You may discover how varied our globe is by doing a quick web search. But you can’t really understand their beauty and unbridled force unless you see these bizarre places for yourself.
One of life’s greatest joys is travel, and there are several ways to stamp your passport. However, seeing some of the most distinctive places will result in more than simply Instagram-worthy photos.
This tour will demonstrate why you should never stop exploring, from arid lakes and deserts to lush high-alpine forests and all in between.
Deadvlei (Dead Marsh), one of the biggest sand dunes on earth and home to a petrified forest, is a bizarre but amazing location. Due to clay in the subsurface, the dunes have corroded over time. As a consequence, the petrified trees, some of which are thousands of years old, remain immovably in place while others rot beneath the scorching heat.
When you’re not gazing at the skeleton trees, you may look up at the 1,300-foot-high sand dunes. However, some life still remains; salsola plants may be seen surviving on morning dew. Deadvlei’s enormous red sand dunes are located in Namib-Naukluft National Park.
Indonesia’s Kelimutu Lakes
The Kelimutu Lakes are a group of three alpine lakes on Flores Island that are surrounded by lush vegetation and granite that has been scorched by ancient lava flows. These lakes, however, are not your typical bodies of water. The water’s hue may change up to six times each year as a result of frequent chemical changes.
The Twin Lakes are located on Mount Kelimutu, which is not difficult to reach. A morning climb adds even more memories to an already memorable location. There are hiking routes that take you to a natural balcony with breath-taking views of the lake and the horizon.
Ethiopia’s Danakil Depression
The Danakil Depression, the hottest spot on earth, is located in Ethiopia’s northernmost portion of the Afar Triangle. You’ll see one of the most unusual and alien-like sceneries on your excursions below the surface thanks to continental drift.
The Danakil Depression has a maximum temperature of more than 130 degrees Fahrenheit. It is one of the most hazardous and isolated places on earth, with lava lakes, volcanoes, and corrosive springs dotting the terrain.
However, there are still traces of mankind, such as the abandoned town of Dallol and the nomadic Afar who have long lived in this bizarre place.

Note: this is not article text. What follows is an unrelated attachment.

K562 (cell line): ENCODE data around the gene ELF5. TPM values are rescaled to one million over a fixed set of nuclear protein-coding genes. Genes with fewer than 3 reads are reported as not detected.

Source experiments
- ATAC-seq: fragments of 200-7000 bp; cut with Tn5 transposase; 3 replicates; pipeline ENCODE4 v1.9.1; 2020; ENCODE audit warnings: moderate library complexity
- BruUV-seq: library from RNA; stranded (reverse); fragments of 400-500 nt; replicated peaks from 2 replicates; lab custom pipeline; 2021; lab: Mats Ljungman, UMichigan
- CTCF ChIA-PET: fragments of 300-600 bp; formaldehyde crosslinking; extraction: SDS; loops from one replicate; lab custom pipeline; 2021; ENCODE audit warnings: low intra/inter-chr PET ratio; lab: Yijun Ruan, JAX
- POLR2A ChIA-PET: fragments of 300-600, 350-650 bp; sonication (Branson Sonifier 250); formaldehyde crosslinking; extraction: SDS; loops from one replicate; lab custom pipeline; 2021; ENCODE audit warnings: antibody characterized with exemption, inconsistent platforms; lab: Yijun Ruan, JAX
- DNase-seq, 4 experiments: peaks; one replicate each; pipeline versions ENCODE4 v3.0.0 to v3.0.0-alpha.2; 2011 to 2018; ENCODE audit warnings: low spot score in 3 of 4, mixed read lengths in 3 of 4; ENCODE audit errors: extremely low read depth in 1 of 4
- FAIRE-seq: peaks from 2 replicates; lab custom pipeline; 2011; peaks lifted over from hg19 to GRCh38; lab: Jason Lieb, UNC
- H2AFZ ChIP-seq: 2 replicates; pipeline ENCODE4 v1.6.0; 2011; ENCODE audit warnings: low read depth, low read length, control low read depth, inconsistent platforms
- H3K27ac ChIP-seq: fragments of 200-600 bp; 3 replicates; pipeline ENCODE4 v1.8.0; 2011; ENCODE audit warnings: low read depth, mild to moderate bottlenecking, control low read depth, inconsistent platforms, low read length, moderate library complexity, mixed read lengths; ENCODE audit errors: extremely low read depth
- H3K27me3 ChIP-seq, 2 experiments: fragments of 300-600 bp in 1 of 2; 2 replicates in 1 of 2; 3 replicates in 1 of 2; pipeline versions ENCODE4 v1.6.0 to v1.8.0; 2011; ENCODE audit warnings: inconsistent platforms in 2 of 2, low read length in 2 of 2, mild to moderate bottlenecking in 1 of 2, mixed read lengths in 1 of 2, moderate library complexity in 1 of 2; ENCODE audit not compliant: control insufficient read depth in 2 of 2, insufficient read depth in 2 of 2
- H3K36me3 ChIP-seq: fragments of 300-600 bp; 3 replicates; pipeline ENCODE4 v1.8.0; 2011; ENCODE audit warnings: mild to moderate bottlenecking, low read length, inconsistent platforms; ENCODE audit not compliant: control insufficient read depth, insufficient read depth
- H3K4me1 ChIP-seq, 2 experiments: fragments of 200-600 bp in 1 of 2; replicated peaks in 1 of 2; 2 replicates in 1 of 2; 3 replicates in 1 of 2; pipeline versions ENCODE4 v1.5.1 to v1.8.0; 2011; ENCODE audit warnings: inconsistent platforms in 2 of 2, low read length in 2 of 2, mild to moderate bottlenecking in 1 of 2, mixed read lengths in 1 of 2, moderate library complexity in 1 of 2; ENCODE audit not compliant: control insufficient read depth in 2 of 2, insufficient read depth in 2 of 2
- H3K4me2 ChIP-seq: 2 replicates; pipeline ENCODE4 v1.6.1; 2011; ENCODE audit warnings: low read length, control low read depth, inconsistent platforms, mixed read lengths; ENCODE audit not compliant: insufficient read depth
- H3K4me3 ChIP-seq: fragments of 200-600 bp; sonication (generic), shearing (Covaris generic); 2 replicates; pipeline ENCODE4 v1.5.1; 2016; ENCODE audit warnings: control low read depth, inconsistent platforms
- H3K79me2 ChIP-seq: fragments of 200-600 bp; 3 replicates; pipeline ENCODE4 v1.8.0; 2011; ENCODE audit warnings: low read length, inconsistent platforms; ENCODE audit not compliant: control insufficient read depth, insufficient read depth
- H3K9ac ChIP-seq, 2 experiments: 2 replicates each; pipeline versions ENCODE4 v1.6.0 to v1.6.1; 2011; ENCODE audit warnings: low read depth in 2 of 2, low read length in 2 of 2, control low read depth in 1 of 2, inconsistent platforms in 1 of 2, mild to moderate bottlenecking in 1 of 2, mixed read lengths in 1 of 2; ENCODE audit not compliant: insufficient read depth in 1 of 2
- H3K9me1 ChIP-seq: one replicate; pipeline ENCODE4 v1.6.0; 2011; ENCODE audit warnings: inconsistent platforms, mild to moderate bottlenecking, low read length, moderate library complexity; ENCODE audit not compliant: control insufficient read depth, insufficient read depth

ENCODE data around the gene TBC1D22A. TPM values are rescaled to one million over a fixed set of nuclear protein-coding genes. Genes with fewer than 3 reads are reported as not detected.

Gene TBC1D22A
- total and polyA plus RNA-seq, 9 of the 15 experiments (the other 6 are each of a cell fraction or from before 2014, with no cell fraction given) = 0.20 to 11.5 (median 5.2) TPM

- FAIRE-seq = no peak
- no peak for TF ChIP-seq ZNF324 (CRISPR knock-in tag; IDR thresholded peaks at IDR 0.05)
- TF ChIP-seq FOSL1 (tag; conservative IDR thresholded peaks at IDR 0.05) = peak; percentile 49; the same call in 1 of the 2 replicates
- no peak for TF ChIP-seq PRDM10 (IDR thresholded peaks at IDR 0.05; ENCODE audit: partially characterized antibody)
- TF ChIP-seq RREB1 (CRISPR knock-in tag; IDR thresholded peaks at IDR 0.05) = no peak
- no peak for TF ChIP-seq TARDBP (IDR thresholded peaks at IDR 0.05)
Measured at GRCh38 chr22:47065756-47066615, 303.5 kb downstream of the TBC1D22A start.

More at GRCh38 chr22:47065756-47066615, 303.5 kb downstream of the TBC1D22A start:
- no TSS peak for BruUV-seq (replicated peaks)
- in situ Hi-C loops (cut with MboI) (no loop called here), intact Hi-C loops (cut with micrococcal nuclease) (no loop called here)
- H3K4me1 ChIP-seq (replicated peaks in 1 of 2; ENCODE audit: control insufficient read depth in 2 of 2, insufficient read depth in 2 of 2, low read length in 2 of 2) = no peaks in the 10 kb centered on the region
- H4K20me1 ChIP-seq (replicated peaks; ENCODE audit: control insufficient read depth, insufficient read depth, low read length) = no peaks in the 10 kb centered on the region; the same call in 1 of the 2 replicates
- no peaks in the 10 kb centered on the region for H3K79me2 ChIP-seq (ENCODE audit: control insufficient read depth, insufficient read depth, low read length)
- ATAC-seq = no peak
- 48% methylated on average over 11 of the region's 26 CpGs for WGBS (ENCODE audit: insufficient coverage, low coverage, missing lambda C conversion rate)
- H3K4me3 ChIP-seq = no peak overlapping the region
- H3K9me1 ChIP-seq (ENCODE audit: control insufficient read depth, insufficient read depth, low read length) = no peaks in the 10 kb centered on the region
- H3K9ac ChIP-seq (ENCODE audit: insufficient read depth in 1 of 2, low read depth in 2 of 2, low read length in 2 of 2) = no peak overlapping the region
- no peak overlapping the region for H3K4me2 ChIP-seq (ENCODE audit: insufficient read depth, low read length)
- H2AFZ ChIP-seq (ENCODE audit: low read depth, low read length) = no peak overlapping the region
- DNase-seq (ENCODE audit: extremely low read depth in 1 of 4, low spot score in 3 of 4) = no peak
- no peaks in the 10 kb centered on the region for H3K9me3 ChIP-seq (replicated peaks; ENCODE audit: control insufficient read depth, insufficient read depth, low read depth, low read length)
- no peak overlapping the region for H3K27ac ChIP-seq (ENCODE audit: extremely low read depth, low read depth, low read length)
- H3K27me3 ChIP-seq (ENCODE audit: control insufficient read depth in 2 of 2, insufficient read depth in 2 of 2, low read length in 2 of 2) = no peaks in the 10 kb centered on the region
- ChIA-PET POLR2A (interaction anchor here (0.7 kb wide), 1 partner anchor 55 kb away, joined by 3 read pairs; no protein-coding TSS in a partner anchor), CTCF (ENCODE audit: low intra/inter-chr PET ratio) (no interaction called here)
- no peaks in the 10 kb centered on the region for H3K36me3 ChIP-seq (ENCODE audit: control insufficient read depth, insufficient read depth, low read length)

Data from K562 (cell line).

Whitehaven Beach in Australia’s Whitsunday Island
Whitehaven Beach, one of the most beautiful beaches on earth, is situated along the well-known Great Barrier Reef. And with good cause. The dazzling white dunes lead to tranquil waters with a vivid world below, which are eco-friendly and constantly immaculate.
Although an isolated paradise like this is unusual, Whitehaven is merely a 30-minute drive from the reachable Whitsunday Island. The unimaginably white sand welcomes you with open arms as you make your way back to the surface, and the crystal clear water, which is as blue as the sky above, makes for superb diving.
Brazil’s Lençis Maranhenses
The dune and lagoon combination found at Lençóis Maranhenses is beyond description. The collaboration is seamless despite the fact that they are both sharply contrasted. You won’t comprehend unless you’re standing on the golden dunes and gazing at the blue waves.
The bulk of dunes is dispersed across an impressive undulating area. Each mountain descends into a lagoon inside the national park, one of its more than 1000. The surreal site is shockingly off the usual road and best seen alone, away from a crowd of other intrepid travelers.
Antelope Canyon, Arizona, United States
Antelope Canyon is a small corridor that is impeccably sculpted by thousands of years of rain and wind. It is home to some of the most breathtaking scenery on earth. The slot canyon drops up to 100 feet and is just three feet wide at its narrowest point.
You will feel a world apart from the dry Arizona terrain the instant you enter either the Upper or Lower Canyon, with the canyon skillfully leading you along. An already beautiful location is enhanced by the beams that extend to the canyon’s bottom.
Mexico’s Yucatan Cenotes